One my friends in the twitter universe asked us if we were "nursing hangovers". I flippantly responded, "chefs don't get hangovers". While this is not entirely true, it is true that chef's don't "nurse" hangovers; we ignore them.

There is an ethic among chefs that you just have to "git er done". My friend, Chef Aron Epp, has a motto: "Head down, work hard." Guests will arrive, they will expect to be fed, and it is our job to feed them. How we are feeling in the process, really doesn't matter.

I learnt this as a teenager working at Chi Chi's. Some nights I'd stay out all night carrying on with my friends, catch a couple hours of Z's, and then show up to work for my 7:30 prep shift. I wasn't going to let my boss give me shit for being hungover so I would work extra hard. What I learnt in the process, is the best way to get rid of a hangover is to work hard. If you are really hungover and you lay around all day nursing it, you will feel like garbage all day long. If you ignore the hangover and just do some hard physical work, you will feel right as rain in a couple short, painful hours. I see this in my young cooks at the Bistro now. They will never complain, they will never call in sick. The only way I will ever know that they are hungover, is the jumbo size bottle of Gatorade in their station.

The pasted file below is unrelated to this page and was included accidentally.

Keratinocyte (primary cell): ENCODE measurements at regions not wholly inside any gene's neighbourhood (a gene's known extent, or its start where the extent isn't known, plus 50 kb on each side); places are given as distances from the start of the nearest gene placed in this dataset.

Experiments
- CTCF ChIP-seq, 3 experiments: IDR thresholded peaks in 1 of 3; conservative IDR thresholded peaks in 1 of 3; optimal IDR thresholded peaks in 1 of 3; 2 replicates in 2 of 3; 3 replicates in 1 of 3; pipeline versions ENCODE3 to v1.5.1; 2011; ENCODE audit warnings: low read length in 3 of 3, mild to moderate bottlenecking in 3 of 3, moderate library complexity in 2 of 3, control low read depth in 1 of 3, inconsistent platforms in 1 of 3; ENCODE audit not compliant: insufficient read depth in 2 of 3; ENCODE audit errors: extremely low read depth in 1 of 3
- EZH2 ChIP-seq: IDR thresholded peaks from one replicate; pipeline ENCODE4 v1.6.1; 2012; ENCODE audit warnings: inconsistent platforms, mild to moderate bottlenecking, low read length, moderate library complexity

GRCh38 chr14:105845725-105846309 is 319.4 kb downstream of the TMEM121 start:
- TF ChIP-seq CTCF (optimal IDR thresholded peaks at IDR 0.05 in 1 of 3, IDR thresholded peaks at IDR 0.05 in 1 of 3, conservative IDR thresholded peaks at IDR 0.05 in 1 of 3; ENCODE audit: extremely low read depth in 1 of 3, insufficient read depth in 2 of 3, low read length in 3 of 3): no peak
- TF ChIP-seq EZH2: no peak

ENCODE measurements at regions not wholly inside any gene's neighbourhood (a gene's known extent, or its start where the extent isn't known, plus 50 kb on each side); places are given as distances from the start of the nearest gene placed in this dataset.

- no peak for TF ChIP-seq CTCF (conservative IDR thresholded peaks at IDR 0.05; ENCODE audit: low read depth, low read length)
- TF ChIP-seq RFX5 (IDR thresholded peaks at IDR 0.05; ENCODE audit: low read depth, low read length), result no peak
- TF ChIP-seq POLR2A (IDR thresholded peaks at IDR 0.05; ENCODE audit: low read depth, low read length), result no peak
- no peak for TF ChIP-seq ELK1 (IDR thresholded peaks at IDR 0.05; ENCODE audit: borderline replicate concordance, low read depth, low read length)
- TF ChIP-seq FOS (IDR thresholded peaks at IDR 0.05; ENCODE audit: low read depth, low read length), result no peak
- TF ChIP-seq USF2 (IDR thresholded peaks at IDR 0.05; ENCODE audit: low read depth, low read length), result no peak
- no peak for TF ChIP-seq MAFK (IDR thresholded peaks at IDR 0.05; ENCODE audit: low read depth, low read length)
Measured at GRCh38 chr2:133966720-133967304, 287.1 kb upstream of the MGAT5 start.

But why do we do it? I think people attracted to the restaurant industry are highly social people. I don't party like I used to when I was a young man, but I do like to get together with friends. And because for the most part we work nights, our socializing happens in a friends restaurant with a few drinks. While we are enjoying each other's company we are fully aware that we have to get up tomorrow morning and "do it all over again". But we never want the party to end. How many times have I said , "That was stupid. But it was so much fun". It is hard to end a good conversation with friends.

In the past month I have been involved in two national "chef events". Last month I was privileged to represent Manitoba at the Prairie Scene conference. Today, I am cooking at the Cooks and Curds gala dinner at the Great Canadian Cheese Festival. Both times we had the opportunity to get together with the chefs involved. We all work so hard that it is nice to meet other chefs in fun social settings. Last night, we had chefs literally from coast to coast. We had a chef from Tofino, and chefs from Newfoundland and Nova Scotia, and everywhere in between all sitting at the table together. This was such an incredible time that how could we cut it short, just because we had a lot of work to do the next day.

We all knew, that we would wake up feeling rough, down a couple mugs of coffee and then get to work. No one at the table would be "nursing a hangover". And tonight, we will do it all over again. Watch out "Acoustic Grill", we are all coming tonight.

I am especially privileged to be able to work with my wife Danielle. So when I am out carousing with "the boys" she is right there beside me.